Aging-In-Place can be made easier with a few small additions or enhancements to each room in your home. As we age it helps to consider accessibility, which is easier to achieve with a simple layout, free space, grab bars, and good lighting throughout all rooms. Let’s take a look at some specific rooms.
The kitchen can be made more accessible by changing the height of cabinets and appliances, and ease of access to items inside of cabinets.
If you have a budget for renovation, it may be worth consulting a Certified Aging-In-Place Specialist or your local cabinet-maker.
A few smaller installations you can do to help someone age-in-place in their kitchen include:
• a shallow/motorized sink
• Hands-free or lever-handled faucet
• Easy-to-reach water filtering devices
• “D” shaped pulls/handles on cabinets, doors, and drawers
• Pull-Out Shelves to Lower and Upper Cabinets
All appliances should be well-lit, easy to use, and easy to see!
Plan for the use of canes, wheelchairs, walkers or similar assistive devices by making sure the bathroom has plenty of free space.
Ensure the toilet is at a proper height or purchase a seat extender.
Installing grab bars is an easy and economic way to increase safety in the bathroom. They can be placed on the interior or exterior of the tub or shower, as well as near the toilet to help with sitting and standing. Grab bars are no longer all cold and metal- today many styles and colors are available to match your taste.
Shower seats, anti-slip coating, and adjustable shower heads can make showers much more accessible. walk-in tubs can also be considered.
Safety handles can be installed on the bed to allow easier access and reduce the potential for falling. Much like grab bars, these handles no longer look so clinical and can complement the decor of the room.
Having a working phone beside the bed may also be important in case there is a need to call for help. this phone should be corded or have a backup battery in case of power outage.
Cleaning out clutter in bedrooms is key! Storing heavy items or items you might use regularly on shelves can lead to accidents or things falling. Closets and Bedrooms should, again, be well-lit to avoid the possiblity of tripping!
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Reversing the roles and caring for an aging parent is a substantial responsibility and is not to be acknowledged as a simple task. Below are some tips to consider if you or someone you know has been designated the primary caregiver for an aging parent.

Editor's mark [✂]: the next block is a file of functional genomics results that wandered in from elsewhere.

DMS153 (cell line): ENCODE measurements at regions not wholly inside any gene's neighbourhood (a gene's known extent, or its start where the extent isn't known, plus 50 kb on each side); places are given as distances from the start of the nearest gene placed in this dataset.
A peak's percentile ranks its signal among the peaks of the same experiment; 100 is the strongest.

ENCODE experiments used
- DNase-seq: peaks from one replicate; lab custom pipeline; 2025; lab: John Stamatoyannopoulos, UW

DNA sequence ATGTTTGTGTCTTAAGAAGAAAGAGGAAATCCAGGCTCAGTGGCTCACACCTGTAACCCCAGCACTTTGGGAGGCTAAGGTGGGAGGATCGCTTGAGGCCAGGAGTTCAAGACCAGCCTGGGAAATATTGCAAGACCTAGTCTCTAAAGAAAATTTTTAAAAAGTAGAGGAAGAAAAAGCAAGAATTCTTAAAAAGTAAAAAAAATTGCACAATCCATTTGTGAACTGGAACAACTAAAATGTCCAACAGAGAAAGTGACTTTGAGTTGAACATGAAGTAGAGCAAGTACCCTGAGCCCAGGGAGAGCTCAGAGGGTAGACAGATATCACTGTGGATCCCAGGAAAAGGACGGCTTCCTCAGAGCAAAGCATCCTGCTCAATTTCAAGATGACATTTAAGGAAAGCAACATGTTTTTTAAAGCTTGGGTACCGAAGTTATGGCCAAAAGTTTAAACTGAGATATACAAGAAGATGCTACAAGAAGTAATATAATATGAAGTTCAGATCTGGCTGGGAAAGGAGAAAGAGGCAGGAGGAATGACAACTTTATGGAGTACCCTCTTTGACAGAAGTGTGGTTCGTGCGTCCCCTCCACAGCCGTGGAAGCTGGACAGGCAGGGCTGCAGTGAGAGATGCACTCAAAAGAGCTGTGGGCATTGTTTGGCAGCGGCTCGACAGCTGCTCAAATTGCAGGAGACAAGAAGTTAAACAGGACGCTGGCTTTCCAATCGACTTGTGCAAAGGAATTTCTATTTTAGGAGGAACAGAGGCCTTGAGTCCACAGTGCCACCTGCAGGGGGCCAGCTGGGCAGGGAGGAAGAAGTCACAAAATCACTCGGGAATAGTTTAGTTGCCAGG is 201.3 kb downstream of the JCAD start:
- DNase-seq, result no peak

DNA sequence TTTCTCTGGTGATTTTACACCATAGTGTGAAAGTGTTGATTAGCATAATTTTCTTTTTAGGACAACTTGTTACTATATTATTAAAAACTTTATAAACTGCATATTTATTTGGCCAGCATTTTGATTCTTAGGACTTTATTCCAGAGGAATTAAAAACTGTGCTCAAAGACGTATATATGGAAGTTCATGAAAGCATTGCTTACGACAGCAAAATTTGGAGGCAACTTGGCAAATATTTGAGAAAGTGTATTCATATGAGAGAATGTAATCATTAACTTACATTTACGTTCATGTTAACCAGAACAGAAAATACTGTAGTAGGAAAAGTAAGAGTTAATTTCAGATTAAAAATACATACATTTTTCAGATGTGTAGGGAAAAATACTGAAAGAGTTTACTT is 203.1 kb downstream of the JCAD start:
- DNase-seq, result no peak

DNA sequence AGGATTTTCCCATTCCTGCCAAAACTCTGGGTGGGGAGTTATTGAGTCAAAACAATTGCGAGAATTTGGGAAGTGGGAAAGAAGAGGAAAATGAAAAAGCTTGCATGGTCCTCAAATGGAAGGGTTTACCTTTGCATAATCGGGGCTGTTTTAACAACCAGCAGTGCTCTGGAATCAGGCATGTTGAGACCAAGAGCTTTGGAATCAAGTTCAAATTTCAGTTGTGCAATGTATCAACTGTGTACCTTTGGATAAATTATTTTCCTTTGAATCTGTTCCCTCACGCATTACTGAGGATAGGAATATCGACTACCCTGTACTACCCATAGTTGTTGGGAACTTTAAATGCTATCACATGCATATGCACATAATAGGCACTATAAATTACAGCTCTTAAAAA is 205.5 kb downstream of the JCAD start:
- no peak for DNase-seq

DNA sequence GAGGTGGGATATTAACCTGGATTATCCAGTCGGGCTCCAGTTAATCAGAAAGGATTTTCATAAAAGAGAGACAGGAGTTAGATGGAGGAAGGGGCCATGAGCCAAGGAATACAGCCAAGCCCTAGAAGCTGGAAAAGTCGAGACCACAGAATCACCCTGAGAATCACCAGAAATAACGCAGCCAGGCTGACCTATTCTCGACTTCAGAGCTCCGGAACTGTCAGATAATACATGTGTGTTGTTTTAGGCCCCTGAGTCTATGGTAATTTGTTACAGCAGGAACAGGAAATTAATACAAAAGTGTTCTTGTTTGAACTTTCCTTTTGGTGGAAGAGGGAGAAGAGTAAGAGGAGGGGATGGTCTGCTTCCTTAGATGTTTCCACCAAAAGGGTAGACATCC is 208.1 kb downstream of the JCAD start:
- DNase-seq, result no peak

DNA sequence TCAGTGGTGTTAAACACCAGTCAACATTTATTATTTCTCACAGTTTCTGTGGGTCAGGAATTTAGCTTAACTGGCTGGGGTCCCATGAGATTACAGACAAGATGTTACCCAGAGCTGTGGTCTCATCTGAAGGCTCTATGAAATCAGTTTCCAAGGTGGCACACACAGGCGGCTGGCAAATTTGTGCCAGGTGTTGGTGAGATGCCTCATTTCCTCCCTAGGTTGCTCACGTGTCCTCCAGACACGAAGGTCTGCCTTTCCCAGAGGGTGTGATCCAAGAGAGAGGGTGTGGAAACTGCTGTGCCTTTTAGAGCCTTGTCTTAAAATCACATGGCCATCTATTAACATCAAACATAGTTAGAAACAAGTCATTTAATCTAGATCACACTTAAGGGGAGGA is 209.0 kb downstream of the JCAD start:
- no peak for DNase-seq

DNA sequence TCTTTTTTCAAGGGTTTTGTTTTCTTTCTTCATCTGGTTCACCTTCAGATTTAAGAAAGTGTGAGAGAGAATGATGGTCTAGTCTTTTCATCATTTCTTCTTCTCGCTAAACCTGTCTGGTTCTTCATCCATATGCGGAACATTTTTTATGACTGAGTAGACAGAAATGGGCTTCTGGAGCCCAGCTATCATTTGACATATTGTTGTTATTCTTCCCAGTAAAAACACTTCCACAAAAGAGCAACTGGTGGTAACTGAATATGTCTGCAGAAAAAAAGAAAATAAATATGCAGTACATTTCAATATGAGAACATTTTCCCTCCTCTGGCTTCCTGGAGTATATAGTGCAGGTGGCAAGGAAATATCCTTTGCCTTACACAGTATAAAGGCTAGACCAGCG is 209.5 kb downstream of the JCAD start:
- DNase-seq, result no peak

1. Inform yourself. If you are designated the primary caregiver of your aging parent, you have a road of immense responsibility ahead of you. To give yourself a head start, educate yourself on your parent’s condition and needs.
2. Trust your instincts. You know your parent better than most. This does not mean to reject or distrust specialists who provide advice, but to trust your gut feeling when proceeding with your parent’s care.
3. Consider Public benefits that may alleviate some of your day to day responsibilities. Associations such as the National Council on Aging provide many resources that may aid you in your care giving responsibilities.
4. Join a Support Group. Not only will this help alleviate your stress as a caregiver, but you may be able to find great resources and friendships through these groups. Having someone to talk to about shared daily and long term struggles will promote a positive mindset.
5. Do not be afraid to ask for help. Reversing the roles in a parent-child relationship is a significant and drastic change in ones life. Whether it be a sibling, neighbor, partner, or friend, asking for help is not a sign of weakness. Utilize all possible resources to ensure that you are providing the best quality of care for your parent.
6. Be realistic about your ability to help. If you are not able to provide the quality of care that is necessary to keep your parent healthy and happy, it may be time to consider other options such as assisted living or a visiting nurse.
7. Consider home safety. Make sure you take precautions such as installing railings around trouble areas like stairs, and ledges to prevent falls.
8. Consider technology that could alleviate stress of an accident happening when you are not around. There are a wide variety of products that can alert you of missed medications, falls, etc.
9. If you are considering assistance in caring for your parent, it may be practical to speak to a financial adviser. Many of the available services may be covered by medical insurance and may be able to help you save money.
10/ Taking care of an aging parent is an immense responsibility. It will take a toll on your body in a physical and mental manner. During this process, it is essential to take time for yourself as well. Your own physical and mental health should not be overlooked.